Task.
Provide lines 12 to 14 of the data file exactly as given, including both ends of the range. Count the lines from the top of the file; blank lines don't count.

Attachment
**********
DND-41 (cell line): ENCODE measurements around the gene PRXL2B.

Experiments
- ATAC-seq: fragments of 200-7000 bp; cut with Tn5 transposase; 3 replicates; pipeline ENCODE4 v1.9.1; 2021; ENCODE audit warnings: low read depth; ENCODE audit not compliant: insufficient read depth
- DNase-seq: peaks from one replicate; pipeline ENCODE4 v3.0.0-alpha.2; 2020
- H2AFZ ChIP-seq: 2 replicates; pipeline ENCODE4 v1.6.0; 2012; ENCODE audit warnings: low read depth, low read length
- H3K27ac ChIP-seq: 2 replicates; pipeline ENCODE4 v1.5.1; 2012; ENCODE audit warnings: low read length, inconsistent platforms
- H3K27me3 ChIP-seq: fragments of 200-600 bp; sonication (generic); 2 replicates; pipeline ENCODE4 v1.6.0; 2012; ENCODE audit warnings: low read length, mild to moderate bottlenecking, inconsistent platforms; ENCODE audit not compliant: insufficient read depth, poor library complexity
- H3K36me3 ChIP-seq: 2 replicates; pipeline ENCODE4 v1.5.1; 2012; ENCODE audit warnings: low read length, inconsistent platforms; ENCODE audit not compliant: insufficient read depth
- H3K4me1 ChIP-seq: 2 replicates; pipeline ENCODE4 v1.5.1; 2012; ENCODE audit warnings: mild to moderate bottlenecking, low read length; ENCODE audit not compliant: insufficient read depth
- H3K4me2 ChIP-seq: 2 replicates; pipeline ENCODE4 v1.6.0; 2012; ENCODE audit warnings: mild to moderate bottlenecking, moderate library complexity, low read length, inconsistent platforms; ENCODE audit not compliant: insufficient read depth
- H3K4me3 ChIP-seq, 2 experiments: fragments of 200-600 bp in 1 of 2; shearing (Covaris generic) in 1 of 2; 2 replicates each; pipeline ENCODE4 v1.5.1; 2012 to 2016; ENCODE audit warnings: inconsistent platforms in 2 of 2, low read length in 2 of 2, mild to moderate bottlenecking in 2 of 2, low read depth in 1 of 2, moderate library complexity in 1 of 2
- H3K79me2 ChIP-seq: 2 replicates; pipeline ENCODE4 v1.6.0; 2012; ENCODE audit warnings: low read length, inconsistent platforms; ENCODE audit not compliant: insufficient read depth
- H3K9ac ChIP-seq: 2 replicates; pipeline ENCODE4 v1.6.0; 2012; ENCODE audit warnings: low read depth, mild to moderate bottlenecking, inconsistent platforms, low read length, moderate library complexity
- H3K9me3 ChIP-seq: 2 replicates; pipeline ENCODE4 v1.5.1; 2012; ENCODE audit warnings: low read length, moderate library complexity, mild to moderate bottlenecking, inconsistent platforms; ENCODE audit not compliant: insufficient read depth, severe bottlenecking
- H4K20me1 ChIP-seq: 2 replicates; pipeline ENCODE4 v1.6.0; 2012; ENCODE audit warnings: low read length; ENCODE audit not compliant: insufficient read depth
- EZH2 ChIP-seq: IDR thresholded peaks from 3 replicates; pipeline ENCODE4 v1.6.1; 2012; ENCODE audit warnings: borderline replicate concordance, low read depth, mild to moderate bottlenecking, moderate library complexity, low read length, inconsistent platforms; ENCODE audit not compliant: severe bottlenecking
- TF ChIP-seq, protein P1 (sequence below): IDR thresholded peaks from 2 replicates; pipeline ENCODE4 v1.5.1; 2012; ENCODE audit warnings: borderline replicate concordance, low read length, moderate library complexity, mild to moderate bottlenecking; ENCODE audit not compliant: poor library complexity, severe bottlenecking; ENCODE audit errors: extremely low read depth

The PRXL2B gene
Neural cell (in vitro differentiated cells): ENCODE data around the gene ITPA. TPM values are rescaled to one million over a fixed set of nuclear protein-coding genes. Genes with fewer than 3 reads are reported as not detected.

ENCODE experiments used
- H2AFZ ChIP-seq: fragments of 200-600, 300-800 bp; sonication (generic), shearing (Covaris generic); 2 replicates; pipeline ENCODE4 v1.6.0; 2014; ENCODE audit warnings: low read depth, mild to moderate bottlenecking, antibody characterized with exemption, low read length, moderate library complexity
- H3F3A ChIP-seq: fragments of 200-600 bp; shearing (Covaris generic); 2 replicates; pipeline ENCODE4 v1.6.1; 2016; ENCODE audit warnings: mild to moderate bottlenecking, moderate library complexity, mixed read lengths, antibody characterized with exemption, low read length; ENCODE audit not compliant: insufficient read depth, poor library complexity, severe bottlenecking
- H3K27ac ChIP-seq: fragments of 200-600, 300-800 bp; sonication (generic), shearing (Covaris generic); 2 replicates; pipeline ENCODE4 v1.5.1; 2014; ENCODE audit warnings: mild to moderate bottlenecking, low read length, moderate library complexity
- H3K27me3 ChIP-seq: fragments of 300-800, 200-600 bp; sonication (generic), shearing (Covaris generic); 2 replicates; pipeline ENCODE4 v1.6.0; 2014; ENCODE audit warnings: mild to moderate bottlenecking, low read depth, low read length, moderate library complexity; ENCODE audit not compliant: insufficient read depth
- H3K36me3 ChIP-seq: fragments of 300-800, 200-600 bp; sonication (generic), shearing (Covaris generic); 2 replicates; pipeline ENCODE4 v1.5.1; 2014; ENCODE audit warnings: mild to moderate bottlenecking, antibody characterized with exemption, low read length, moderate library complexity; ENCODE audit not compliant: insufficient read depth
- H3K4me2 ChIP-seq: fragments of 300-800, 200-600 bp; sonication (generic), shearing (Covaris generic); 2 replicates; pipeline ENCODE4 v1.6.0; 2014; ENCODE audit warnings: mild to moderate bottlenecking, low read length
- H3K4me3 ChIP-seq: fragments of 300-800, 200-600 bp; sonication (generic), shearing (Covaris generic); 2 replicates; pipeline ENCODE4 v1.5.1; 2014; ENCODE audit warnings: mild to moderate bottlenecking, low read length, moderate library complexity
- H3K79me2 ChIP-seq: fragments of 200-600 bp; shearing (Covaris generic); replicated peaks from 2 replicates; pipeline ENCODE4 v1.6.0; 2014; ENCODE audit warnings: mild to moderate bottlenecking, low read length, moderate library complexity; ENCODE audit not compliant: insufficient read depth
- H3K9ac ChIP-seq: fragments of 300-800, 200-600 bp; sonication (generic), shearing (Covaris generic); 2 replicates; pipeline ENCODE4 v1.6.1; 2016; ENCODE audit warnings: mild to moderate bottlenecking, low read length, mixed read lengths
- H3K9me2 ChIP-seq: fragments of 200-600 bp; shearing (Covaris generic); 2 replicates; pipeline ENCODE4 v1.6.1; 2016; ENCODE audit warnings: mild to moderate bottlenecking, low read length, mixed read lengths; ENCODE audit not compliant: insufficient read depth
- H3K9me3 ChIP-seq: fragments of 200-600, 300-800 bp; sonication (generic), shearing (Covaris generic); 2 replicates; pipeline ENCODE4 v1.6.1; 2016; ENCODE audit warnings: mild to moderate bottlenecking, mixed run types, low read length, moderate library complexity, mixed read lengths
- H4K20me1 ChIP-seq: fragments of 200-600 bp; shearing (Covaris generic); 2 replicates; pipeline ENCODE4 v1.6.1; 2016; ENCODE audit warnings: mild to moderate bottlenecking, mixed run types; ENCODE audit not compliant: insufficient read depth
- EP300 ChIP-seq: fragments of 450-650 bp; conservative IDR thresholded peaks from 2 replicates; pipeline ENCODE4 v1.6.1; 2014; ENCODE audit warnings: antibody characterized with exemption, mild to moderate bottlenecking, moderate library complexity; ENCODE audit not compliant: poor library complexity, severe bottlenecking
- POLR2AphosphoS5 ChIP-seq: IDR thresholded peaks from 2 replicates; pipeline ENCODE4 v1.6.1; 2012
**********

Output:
- H3K79me2 ChIP-seq: 2 replicates; pipeline ENCODE4 v1.6.0; 2012; ENCODE audit warnings: low read length, inconsistent platforms; ENCODE audit not compliant: insufficient read depth
- H3K9ac ChIP-seq: 2 replicates; pipeline ENCODE4 v1.6.0; 2012; ENCODE audit warnings: low read depth, mild to moderate bottlenecking, inconsistent platforms, low read length, moderate library complexity
- H3K9me3 ChIP-seq: 2 replicates; pipeline ENCODE4 v1.5.1; 2012; ENCODE audit warnings: low read length, moderate library complexity, mild to moderate bottlenecking, inconsistent platforms; ENCODE audit not compliant: insufficient read depth, severe bottlenecking